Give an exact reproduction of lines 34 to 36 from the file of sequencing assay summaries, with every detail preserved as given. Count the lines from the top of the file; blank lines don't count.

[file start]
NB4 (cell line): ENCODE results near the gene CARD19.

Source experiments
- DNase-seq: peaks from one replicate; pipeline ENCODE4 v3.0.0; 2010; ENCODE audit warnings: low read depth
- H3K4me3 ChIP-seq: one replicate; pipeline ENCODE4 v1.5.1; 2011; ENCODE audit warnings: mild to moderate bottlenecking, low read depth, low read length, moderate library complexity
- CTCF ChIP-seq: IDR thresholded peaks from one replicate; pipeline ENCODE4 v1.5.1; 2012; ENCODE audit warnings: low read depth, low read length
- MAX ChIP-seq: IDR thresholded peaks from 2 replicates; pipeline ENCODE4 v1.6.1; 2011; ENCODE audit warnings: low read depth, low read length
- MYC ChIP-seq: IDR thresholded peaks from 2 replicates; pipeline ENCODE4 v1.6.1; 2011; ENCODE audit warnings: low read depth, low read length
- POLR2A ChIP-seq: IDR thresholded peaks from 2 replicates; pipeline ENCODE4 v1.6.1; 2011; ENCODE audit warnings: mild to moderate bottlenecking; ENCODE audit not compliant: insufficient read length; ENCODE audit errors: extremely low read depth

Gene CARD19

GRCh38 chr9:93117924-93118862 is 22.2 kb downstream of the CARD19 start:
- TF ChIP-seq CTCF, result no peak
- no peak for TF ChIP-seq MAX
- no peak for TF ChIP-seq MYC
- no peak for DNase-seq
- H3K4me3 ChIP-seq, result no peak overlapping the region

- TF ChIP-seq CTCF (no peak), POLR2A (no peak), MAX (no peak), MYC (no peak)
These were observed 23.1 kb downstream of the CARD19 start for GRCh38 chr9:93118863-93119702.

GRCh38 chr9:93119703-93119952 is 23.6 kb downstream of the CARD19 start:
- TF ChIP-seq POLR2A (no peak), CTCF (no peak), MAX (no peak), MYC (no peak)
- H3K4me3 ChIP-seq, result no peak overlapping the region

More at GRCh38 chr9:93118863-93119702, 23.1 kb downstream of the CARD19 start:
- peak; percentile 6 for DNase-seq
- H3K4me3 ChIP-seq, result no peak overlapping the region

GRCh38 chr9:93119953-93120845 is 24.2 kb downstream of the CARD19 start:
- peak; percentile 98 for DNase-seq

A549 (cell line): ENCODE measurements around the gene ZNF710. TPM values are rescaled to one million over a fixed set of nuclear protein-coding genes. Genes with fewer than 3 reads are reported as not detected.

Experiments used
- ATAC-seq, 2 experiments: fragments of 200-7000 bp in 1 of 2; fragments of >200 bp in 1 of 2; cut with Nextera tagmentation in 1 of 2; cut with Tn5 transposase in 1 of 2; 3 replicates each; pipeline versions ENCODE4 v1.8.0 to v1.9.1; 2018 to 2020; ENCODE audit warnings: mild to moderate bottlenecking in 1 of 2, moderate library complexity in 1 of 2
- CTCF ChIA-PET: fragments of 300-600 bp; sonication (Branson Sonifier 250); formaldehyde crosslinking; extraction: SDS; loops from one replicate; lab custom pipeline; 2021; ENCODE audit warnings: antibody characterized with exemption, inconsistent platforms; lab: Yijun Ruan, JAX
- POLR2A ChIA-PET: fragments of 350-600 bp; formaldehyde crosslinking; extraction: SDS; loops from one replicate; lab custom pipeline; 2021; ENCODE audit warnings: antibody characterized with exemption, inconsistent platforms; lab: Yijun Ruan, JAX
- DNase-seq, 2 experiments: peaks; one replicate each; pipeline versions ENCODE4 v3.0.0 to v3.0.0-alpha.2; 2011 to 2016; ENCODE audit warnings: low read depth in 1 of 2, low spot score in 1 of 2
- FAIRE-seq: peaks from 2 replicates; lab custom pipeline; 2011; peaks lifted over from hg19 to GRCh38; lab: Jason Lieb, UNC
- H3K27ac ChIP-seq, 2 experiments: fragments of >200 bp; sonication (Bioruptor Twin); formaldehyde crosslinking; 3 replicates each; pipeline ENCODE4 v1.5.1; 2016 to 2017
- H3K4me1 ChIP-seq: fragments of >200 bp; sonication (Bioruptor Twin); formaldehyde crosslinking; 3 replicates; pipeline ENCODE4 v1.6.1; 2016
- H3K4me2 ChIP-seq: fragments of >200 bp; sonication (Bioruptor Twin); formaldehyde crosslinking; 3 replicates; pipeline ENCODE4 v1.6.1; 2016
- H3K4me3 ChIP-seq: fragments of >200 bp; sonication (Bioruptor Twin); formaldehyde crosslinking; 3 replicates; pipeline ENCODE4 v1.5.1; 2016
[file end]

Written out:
- H3K4me1 ChIP-seq: fragments of >200 bp; sonication (Bioruptor Twin); formaldehyde crosslinking; 3 replicates; pipeline ENCODE4 v1.6.1; 2016
- H3K4me2 ChIP-seq: fragments of >200 bp; sonication (Bioruptor Twin); formaldehyde crosslinking; 3 replicates; pipeline ENCODE4 v1.6.1; 2016
- H3K4me3 ChIP-seq: fragments of >200 bp; sonication (Bioruptor Twin); formaldehyde crosslinking; 3 replicates; pipeline ENCODE4 v1.5.1; 2016